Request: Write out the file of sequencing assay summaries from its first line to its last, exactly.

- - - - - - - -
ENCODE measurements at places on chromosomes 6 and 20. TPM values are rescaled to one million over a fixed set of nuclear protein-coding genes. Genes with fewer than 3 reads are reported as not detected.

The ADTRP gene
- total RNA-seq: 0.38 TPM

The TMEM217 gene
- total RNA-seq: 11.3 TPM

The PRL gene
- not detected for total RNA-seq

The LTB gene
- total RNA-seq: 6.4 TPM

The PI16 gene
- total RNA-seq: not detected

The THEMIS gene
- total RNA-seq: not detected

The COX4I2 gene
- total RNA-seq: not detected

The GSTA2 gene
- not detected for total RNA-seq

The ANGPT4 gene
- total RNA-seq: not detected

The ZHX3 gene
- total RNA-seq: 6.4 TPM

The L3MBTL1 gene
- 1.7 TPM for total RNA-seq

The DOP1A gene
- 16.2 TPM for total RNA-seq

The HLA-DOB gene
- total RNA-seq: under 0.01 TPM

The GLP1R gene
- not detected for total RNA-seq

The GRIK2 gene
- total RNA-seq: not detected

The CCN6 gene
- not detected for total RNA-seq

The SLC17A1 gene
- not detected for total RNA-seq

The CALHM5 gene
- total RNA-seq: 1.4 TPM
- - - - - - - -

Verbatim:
ENCODE measurements at places on chromosomes 6 and 20. TPM values are rescaled to one million over a fixed set of nuclear protein-coding genes. Genes with fewer than 3 reads are reported as not detected.

The ADTRP gene
- total RNA-seq: 0.38 TPM

The TMEM217 gene
- total RNA-seq: 11.3 TPM

The PRL gene
- not detected for total RNA-seq

The LTB gene
- total RNA-seq: 6.4 TPM

The PI16 gene
- total RNA-seq: not detected

The THEMIS gene
- total RNA-seq: not detected

The COX4I2 gene
- total RNA-seq: not detected

The GSTA2 gene
- not detected for total RNA-seq

The ANGPT4 gene
- total RNA-seq: not detected

The ZHX3 gene
- total RNA-seq: 6.4 TPM

The L3MBTL1 gene
- 1.7 TPM for total RNA-seq

The DOP1A gene
- 16.2 TPM for total RNA-seq

The HLA-DOB gene
- total RNA-seq: under 0.01 TPM

The GLP1R gene
- not detected for total RNA-seq

The GRIK2 gene
- total RNA-seq: not detected

The CCN6 gene
- not detected for total RNA-seq

The SLC17A1 gene
- not detected for total RNA-seq

The CALHM5 gene
- total RNA-seq: 1.4 TPM